Total number of product or process innovation-active firms (in each economic activity) Number of Services product or process innovation-active firms that performed R&D *100 (D) = Total number of Services product or process innovationactive firms

(N) =

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Innovation indicators - examples (8)


Outputs:
1.

% of turnover from product innovations (as a % of turnover)

2.

% of turnover from new-to-market product innovations (as a % of turnover)

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Innovation indicators - examples (9)


Outputs:
1.

% of turnover from product innovations (as a % of turnover)

(N) = Turnover from product innovations (in each size class)

*100
(D) = Total turnover

(N) = Turnover of Small firms from product innovations *100 (D) = Total turnover of Small firms

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Innovation indicators - examples (10)


Key policy-relevant characteristics:
1.

% of firms that were active on international markets

2.
3.

% of firms that co-operated with foreign partners on innovations


% of firms that co-operated with universities or other higher education institutions

4.
5. 6.

% of firms that received public financial support for innovation


% of firms that applied for one or more patents % of R&D-performing firms that co-operated with other institutions

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Innovation indicators - examples (11)


Key policy-relevant characteristics:
3.

% of firms that co-operated with universities or other higher education institutions


Number of product or process innovation-active firms that co-operated with a specific partner

(N) =

*100
(D) = Total number of product or process innovation-active firms

Number of product or process innovation-active firms that (N) = co-operated with universities or other higher education institutions (D) = Total number of product or process innovation-active firms

*100

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Innovation indicators - examples (12)


Key policy-relevant characteristics:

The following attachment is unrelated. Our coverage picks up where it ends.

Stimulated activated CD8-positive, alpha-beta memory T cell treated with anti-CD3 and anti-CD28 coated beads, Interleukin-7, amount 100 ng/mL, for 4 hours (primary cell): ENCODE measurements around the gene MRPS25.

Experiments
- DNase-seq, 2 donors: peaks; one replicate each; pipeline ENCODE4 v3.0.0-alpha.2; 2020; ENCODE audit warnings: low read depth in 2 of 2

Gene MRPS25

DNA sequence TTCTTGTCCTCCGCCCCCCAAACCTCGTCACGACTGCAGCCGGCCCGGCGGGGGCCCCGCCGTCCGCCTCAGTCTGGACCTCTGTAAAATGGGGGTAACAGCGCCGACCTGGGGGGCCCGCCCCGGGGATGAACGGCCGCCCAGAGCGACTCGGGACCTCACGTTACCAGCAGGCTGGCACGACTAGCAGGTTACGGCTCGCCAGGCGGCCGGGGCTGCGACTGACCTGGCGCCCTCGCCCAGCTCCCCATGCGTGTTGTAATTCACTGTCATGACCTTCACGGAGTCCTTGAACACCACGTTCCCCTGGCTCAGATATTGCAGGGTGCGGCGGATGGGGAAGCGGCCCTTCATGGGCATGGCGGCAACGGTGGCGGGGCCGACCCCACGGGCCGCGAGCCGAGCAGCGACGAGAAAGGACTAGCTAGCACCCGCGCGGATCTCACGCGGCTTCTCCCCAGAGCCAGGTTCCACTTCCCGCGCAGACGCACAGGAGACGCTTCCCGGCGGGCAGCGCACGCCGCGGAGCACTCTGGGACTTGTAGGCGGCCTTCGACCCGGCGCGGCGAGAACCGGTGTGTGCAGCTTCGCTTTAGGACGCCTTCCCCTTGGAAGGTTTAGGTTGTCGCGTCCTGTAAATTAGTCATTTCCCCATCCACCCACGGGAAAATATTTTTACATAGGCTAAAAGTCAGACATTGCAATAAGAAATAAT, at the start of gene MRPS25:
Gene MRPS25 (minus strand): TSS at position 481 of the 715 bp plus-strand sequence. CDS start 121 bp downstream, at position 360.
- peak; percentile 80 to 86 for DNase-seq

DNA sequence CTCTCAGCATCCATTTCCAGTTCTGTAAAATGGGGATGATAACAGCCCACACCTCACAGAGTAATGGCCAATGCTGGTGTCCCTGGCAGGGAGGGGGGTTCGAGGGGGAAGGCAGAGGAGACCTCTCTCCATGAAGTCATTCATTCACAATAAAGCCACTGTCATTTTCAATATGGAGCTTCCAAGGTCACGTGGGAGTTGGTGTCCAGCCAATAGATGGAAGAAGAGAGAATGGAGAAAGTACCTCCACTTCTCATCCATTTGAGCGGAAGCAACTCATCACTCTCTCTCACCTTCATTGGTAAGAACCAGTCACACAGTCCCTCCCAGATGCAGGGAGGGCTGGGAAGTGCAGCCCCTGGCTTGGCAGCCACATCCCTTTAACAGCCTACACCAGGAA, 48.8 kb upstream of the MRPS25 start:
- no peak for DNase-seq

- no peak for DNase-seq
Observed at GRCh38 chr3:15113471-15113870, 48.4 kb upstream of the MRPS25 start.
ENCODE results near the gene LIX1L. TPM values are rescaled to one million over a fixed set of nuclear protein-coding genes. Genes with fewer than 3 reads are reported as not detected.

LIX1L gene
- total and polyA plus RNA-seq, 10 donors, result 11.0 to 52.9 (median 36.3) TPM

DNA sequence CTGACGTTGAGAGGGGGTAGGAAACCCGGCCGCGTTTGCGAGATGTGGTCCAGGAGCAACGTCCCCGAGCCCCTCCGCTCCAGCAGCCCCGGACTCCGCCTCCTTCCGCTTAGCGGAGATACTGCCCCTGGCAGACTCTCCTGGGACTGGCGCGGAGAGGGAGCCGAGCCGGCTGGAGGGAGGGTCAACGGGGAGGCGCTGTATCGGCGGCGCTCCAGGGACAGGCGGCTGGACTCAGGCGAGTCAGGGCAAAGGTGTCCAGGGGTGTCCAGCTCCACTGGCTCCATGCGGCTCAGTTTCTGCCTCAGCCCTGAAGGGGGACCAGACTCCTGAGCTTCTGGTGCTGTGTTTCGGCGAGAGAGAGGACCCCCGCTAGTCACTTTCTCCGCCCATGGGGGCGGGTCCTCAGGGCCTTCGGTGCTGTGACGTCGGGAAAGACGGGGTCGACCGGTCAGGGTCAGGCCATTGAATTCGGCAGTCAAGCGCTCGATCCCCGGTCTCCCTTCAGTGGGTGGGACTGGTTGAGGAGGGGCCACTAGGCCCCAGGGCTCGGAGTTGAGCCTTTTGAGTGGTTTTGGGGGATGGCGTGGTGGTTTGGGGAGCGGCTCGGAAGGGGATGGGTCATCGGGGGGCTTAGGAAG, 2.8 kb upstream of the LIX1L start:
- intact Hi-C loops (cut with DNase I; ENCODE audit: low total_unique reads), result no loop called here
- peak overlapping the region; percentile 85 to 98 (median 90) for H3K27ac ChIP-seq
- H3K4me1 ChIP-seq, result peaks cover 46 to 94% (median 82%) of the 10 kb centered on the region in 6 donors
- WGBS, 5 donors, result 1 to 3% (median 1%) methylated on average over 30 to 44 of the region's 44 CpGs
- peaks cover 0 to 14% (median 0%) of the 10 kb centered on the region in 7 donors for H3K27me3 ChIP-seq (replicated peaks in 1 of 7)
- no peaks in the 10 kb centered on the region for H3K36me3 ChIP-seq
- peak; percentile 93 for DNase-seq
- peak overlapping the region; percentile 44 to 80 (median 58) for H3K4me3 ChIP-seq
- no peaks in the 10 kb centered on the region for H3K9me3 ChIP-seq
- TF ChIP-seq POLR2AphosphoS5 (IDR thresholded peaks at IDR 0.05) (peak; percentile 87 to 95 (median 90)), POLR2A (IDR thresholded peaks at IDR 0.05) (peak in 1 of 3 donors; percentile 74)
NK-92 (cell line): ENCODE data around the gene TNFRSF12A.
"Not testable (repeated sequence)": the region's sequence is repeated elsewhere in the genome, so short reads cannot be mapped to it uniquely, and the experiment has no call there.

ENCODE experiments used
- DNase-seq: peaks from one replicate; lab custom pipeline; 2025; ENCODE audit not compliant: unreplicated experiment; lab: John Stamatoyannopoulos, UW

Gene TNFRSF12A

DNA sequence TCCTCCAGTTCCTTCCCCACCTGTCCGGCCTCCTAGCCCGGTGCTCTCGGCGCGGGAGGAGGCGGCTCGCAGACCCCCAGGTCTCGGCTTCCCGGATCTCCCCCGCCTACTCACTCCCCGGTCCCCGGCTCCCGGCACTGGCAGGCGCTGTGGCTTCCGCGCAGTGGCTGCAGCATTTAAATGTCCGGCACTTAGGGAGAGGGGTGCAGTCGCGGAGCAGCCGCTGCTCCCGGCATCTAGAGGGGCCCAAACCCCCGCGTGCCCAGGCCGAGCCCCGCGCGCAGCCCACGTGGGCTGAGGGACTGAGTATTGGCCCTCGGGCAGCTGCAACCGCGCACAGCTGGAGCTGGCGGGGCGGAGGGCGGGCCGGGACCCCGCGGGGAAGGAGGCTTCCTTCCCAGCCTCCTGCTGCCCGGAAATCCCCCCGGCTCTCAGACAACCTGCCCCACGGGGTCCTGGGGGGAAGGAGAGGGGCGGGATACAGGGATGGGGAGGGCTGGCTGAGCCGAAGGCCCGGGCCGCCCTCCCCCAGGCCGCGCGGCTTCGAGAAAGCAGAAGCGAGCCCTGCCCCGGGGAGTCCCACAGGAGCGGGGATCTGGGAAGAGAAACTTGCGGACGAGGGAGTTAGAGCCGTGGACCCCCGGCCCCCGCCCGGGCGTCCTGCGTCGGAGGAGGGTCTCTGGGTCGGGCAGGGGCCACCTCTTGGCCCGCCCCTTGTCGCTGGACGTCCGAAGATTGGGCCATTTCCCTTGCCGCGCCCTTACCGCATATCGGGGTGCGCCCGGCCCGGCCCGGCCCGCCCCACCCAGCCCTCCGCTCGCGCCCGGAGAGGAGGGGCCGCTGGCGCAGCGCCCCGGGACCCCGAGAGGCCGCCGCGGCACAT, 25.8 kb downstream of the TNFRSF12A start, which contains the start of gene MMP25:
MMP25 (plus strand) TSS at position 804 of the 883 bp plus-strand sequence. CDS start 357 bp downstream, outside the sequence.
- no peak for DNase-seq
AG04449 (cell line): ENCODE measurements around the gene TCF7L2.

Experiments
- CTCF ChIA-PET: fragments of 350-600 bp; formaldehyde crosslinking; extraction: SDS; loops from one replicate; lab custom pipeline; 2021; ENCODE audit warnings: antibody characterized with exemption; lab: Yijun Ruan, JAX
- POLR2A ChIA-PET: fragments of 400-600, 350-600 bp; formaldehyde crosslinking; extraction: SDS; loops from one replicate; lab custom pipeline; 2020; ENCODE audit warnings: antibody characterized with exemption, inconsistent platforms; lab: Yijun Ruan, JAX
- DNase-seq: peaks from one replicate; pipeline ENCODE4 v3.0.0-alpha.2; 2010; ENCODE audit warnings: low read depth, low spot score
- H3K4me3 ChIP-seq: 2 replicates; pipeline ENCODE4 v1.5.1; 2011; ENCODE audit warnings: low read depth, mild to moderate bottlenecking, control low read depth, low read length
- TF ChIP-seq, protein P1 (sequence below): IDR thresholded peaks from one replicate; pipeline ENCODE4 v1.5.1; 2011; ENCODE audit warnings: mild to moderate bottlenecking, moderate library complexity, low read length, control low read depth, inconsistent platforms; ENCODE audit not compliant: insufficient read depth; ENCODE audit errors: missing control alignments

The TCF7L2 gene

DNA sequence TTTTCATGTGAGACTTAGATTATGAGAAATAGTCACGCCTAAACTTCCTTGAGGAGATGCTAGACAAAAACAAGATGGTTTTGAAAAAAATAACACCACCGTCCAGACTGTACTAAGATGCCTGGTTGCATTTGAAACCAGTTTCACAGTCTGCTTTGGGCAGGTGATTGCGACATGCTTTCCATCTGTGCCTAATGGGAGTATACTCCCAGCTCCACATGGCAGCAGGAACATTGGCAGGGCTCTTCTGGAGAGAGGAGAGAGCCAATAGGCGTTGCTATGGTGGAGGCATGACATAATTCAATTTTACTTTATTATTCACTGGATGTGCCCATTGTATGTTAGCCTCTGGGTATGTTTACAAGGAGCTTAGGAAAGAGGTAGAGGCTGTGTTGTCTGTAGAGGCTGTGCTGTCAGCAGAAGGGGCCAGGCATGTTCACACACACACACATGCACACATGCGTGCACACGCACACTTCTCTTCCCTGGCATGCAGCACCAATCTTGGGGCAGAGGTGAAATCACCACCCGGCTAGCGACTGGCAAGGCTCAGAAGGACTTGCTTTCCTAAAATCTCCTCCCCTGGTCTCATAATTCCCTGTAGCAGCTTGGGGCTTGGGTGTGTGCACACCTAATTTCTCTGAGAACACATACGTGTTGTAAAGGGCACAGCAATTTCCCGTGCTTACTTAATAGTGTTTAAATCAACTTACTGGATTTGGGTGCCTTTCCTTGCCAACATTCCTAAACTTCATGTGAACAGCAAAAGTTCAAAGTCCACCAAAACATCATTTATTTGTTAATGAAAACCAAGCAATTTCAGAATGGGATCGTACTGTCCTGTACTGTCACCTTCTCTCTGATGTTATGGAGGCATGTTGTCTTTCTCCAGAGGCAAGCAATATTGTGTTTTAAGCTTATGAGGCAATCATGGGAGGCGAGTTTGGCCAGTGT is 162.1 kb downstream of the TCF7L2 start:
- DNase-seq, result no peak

Source: 2011 UIS Pilot Data Collection of Innovation Statistics
Co-operation partner
Any type of co-operation partner Brazil China Colombia Egypt Ghana Indonesia Israel Malaysia Philippines Russian Federation South Africa Uruguay EU-27 Eurostat min Eurostat max 9.7 n.a. 47.8 7.5 n.a. n.a. 33.4 n.a. n.a. 37.3 33.0 n.a. n.a. 12.9 56.2 Suppliers of Other equipment, enterprises materials, within your components, or enterprise group software 1.1 n.a. 18.3 n.a. 28.1 37.8 8.3 65.5 91.2 12.6 14.2 n.a. n.a. 2.4 23.0 5.0 n.a. 31.8 n.a. 21.1 66.3 19.6 55.1 92.6 16.9 30.3 n.a. n.a. 7.1 41.5 Competitors or other enterprises in your sector 1.0 n.a. 5.8 n.a. 17.5 18.4 14.4 30.0 67.6 3.9 18.6 n.a. n.a. 2.7 30.8 Consultants, commercial labs, or private R&D institutes 1.9 n.a. 20.7 n.a. 22.8 24.5 17.3 84.0 64.7 5.1 21.1 n.a. n.a. 4.4 33.9 Universities or other higher education institutions 1.9 n.a. 14.9 n.a. 12.3 19.4 12.6 45.0 47.1 9.1 16.2 n.a. n.a. 4.3 30.8 Government or public research institutes n.a. n.a. n.a. n.a. 8.8 11.2 8.2 37.0 50.0 15.6 16.2 n.a. n.a. 1.1 26.3

Clients or customers

3.5 n.a. 24.9 n.a. 31.6 n.a. 21.3 56.1 94.1 10.9 31.7 n.a. n.a. 4.2 36.0

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Innovation indicators - examples (13)


Key policy-relevant characteristics:
3.

% of R&D-performing firms that co-operated with other institutions


Number of R&D-performing firms that co-operated with other institutions

(N) =

*100
(D) = Total number of R&D-performing firms

(N) =

Number of R&D-performing firms that co-operated with other institutions *100

(D) = Total number of R&D-performing firms

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Final remarks
Data collected with innovation surveys are a

important component of comparative studies about countries competitive performance;


Strategically important for policy-makers; Data confidentiality; Data reliability.

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Thank you!

http://www.uis.unesco.org
m.schaaper@unesco.org